The Melting Arctic
By Charlotte Ross-Harris
While you hear numerous snippets about the warming of the Arctic, it seems so far away and uninhabited, so is easy to forget. It wasn’t until NASA displayed some futuristic images of global atmospheric conditions that the problem became oh so real. The Arctic region is experiencing approximately double the amount of warming than the rest of the planet is. Obviously this leads to melting ice where whole ice sheets will fracture and dump a monster chunk of ice into the ocean, melting rapidly and causing the sea level to rise. Imagery comparing 1979 to 2012 shows that just half the ice in the Arctic now remains. These are large scale changes that are not only impacting upon the Arctic ecosystem, but are heavily influencing the climate of the world. This summer for the first time a large touristic cruise ship passed through the NW Passage (between northern Canada and the Arctic). This is a route that previously would have never been possible to pass but the tour company was so convinced the passage was safe that they attempted it without disruption. The record minimum for snow cover in the northern hemisphere last year ensures that more solar energy is absorbed by the earth instead of being reflected back to space. Therefore, the permafrost (permanently frozen ground) is melting. As well as the ecological impacts, this is causing the buckling of roads and buildings as the ground becomes soft, and the erosion of coastlines. Some coastlines are retreating at up to 20 meters per year in the Arctic. New research is showing too, that the warm temperatures in this region are causing a disruption to atmospheric circulation patterns which is directing more cold winds further south into the northern regions of America and Europe.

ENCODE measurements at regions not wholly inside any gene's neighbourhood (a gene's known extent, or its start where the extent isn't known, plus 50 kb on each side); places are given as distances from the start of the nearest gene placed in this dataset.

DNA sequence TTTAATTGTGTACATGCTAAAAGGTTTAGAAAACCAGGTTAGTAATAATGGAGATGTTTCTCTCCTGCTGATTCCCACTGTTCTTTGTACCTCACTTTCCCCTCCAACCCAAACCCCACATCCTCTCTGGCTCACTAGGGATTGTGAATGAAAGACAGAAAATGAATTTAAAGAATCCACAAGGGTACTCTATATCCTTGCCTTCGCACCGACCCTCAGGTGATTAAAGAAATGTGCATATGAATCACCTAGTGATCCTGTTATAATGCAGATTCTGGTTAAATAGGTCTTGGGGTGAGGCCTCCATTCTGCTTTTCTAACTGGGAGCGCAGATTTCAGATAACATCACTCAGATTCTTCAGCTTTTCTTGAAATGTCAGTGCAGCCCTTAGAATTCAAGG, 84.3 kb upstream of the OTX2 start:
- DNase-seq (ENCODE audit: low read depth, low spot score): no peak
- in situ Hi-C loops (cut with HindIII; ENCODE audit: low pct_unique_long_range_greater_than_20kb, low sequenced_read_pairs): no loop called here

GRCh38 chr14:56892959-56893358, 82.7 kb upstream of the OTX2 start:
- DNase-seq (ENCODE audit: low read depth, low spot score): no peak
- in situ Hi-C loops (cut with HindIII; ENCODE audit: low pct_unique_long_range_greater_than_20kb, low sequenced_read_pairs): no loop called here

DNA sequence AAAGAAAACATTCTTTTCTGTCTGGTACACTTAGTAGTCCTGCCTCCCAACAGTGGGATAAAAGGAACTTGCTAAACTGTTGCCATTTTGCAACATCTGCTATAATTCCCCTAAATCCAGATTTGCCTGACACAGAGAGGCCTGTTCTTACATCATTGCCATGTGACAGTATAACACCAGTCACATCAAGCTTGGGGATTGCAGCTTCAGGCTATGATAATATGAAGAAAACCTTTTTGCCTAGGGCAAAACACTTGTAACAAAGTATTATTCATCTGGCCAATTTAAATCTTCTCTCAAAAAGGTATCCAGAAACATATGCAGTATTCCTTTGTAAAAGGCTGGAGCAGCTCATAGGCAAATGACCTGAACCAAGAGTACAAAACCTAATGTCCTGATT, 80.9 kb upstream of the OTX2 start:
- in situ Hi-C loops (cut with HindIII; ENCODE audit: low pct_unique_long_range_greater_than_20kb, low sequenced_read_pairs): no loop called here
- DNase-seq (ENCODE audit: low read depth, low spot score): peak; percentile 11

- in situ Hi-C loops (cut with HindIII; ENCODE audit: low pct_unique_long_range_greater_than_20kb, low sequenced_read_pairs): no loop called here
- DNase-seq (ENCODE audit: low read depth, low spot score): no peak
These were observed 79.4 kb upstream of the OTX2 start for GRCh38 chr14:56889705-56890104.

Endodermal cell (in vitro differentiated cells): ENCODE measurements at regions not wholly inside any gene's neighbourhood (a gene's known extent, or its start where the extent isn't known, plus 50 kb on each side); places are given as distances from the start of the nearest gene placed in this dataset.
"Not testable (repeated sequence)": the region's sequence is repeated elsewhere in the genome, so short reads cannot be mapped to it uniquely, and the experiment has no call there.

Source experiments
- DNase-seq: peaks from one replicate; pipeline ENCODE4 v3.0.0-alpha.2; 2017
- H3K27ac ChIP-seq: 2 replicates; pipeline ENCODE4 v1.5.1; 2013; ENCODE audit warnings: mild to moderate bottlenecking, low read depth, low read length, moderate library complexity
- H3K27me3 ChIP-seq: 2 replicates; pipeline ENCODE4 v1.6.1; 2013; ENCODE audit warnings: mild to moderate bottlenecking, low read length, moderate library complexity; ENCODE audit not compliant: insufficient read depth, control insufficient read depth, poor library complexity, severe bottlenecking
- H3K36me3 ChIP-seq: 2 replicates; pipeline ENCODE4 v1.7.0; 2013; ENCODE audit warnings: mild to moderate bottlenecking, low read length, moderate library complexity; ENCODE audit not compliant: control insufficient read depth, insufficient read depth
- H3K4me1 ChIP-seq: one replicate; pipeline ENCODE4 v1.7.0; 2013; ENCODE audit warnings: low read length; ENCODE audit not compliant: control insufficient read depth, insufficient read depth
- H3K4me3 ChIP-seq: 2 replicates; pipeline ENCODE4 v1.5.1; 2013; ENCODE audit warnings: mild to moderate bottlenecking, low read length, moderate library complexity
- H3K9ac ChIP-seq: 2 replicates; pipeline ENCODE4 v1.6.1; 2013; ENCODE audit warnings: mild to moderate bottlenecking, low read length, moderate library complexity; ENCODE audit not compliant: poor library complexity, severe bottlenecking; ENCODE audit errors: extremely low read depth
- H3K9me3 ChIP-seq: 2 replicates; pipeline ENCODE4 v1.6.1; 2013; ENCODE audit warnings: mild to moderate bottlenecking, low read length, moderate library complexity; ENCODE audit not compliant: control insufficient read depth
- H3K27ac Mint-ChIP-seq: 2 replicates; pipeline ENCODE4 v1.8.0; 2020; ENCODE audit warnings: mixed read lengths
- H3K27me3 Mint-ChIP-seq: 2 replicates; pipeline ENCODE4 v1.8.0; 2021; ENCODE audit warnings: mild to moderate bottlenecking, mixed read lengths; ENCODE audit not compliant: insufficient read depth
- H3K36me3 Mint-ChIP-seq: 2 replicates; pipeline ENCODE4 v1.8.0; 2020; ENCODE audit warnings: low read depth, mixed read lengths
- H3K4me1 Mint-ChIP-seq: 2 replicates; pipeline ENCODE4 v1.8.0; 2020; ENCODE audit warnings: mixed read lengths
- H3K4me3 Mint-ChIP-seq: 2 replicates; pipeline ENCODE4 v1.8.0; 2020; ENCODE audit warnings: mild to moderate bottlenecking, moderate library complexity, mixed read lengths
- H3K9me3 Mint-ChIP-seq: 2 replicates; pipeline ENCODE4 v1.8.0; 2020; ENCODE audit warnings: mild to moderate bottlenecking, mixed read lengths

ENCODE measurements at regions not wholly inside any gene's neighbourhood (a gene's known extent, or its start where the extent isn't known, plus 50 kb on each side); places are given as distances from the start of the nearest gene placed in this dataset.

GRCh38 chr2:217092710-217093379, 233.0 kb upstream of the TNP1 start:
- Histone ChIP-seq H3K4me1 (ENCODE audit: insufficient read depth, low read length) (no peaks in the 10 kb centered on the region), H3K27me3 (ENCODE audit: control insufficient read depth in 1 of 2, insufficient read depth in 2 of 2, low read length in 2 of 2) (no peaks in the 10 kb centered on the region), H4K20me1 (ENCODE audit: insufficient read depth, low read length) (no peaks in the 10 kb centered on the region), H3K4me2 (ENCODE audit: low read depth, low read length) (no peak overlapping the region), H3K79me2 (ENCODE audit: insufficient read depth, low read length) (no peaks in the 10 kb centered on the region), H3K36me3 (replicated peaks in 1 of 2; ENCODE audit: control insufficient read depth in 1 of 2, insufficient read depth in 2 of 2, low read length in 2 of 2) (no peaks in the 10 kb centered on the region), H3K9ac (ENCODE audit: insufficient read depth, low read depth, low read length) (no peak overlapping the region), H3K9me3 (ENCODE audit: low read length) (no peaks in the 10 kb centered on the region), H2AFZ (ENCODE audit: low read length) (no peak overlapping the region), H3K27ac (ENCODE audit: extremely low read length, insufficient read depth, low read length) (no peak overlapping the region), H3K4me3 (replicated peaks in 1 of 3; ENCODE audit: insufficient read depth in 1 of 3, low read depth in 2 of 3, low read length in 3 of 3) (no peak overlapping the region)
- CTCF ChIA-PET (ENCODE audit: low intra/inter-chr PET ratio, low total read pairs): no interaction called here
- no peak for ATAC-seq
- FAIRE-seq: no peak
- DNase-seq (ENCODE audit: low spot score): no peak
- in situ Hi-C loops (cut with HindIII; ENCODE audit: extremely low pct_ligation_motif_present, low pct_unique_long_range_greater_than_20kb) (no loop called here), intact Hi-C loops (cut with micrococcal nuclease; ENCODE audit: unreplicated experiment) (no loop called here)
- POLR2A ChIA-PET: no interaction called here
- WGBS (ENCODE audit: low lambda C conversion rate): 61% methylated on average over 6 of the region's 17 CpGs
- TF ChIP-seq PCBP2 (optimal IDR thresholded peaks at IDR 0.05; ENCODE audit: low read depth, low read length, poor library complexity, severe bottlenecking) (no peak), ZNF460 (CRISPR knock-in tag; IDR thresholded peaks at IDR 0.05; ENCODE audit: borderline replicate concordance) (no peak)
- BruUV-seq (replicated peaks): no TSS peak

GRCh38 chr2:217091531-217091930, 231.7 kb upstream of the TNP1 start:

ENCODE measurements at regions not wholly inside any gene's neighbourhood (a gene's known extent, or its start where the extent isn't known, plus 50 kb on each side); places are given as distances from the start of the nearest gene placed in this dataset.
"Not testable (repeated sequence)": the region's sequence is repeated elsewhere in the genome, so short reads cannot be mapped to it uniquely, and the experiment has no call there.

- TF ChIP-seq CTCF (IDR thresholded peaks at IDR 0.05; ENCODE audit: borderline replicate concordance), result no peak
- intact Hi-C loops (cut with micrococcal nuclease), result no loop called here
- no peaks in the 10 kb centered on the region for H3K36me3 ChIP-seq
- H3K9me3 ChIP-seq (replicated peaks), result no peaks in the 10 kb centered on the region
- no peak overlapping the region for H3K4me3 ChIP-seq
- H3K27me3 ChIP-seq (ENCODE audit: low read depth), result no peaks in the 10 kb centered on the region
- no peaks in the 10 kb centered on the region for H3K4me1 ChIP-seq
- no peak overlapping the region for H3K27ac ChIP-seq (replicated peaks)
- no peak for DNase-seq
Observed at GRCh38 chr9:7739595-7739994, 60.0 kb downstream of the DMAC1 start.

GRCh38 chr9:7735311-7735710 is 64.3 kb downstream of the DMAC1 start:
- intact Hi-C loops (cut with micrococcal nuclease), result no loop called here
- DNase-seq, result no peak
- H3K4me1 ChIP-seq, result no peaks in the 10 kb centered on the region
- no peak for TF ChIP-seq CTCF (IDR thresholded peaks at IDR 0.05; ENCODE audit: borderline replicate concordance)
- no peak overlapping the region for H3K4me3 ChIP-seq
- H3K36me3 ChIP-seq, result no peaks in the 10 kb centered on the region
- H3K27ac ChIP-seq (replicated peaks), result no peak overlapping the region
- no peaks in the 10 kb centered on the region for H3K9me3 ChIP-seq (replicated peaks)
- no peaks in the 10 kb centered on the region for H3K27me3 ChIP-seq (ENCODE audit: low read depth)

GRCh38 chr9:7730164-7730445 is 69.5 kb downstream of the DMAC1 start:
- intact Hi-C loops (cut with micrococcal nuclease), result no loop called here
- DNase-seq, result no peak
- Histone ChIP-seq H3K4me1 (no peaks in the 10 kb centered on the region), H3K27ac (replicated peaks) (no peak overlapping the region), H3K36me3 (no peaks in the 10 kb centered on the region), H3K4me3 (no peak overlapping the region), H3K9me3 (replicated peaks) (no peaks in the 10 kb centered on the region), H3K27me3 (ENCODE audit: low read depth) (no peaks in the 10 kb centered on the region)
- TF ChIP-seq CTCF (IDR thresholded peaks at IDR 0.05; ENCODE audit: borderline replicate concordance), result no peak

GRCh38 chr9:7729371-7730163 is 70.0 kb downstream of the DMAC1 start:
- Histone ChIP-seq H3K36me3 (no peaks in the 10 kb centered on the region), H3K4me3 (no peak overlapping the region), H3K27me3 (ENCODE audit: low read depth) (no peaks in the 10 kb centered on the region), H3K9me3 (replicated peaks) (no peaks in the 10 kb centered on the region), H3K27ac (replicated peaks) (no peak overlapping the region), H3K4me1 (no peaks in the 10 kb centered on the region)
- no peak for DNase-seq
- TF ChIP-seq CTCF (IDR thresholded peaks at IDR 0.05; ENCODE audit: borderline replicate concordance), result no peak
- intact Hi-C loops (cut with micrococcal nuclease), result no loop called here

It is now understood that soils of the Arctic and sub-Arctic regions hold an extremely large portion of the sequestered carbon on earth. As the north heats and the permafrost melts, the stored carbon is released back into the atmosphere.
In reality we do not yet fully understand the repercussions of these events. Sorry for such a grim report, you can check out some really cool satellite images on NASA’s website.